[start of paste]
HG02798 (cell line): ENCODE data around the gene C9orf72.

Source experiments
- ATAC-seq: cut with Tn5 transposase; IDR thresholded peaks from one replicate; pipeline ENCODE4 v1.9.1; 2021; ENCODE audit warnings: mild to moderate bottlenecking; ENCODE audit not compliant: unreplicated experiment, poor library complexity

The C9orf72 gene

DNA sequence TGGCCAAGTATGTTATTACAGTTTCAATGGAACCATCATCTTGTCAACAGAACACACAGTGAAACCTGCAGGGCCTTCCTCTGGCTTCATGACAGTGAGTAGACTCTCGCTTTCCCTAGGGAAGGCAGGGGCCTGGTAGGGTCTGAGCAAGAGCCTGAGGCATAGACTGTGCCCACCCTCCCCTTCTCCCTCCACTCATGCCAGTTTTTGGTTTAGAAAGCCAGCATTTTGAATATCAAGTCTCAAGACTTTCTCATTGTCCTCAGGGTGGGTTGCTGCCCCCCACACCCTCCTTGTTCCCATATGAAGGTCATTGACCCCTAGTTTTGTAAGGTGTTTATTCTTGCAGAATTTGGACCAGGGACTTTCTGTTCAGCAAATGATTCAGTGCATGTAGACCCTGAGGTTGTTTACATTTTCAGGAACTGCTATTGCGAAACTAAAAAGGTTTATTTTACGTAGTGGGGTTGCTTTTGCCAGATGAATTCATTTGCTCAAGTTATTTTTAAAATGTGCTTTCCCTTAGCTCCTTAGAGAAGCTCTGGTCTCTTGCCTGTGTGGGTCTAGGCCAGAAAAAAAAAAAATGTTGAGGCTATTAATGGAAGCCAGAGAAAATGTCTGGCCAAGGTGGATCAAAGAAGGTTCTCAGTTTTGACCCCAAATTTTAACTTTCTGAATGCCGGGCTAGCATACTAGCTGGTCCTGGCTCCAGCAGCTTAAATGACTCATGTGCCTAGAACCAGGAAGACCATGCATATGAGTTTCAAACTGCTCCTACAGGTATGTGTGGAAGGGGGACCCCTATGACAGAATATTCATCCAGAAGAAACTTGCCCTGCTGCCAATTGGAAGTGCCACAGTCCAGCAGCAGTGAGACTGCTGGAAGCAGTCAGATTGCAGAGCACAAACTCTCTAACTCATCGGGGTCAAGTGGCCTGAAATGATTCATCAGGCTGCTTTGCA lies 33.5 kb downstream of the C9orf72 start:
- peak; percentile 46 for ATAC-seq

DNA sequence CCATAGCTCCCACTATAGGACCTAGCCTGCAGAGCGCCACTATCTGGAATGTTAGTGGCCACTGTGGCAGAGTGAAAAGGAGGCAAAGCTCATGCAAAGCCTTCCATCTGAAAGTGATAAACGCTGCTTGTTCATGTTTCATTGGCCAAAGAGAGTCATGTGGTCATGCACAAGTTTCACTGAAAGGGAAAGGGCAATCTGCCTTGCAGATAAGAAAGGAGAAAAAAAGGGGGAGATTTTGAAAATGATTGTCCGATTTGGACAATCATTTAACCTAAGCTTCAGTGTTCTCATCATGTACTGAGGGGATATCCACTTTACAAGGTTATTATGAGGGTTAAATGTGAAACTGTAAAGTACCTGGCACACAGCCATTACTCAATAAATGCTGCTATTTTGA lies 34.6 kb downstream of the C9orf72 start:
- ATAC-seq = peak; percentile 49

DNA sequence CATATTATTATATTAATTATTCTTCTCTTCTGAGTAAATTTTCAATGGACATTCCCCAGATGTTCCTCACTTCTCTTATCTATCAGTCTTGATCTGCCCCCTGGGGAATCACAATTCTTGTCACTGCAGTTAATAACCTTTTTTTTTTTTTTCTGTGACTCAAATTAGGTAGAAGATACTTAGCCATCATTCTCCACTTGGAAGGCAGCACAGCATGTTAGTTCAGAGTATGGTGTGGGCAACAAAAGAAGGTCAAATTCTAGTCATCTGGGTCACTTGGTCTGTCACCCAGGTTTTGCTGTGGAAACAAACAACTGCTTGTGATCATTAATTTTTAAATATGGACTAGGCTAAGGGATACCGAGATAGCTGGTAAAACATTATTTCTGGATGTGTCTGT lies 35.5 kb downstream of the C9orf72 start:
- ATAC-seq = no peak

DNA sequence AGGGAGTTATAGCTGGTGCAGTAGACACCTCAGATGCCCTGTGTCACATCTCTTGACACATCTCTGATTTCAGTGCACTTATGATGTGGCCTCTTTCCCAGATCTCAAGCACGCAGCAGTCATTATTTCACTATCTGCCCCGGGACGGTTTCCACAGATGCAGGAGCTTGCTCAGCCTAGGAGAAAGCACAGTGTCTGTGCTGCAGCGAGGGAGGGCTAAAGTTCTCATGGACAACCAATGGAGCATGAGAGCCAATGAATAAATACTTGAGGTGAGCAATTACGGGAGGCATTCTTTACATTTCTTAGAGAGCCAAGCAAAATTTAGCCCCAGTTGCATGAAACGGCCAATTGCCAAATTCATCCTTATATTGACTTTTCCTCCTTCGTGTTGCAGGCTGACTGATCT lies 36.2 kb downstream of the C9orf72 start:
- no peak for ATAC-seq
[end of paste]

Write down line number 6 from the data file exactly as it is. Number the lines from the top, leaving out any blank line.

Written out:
- peak; percentile 46 for ATAC-seq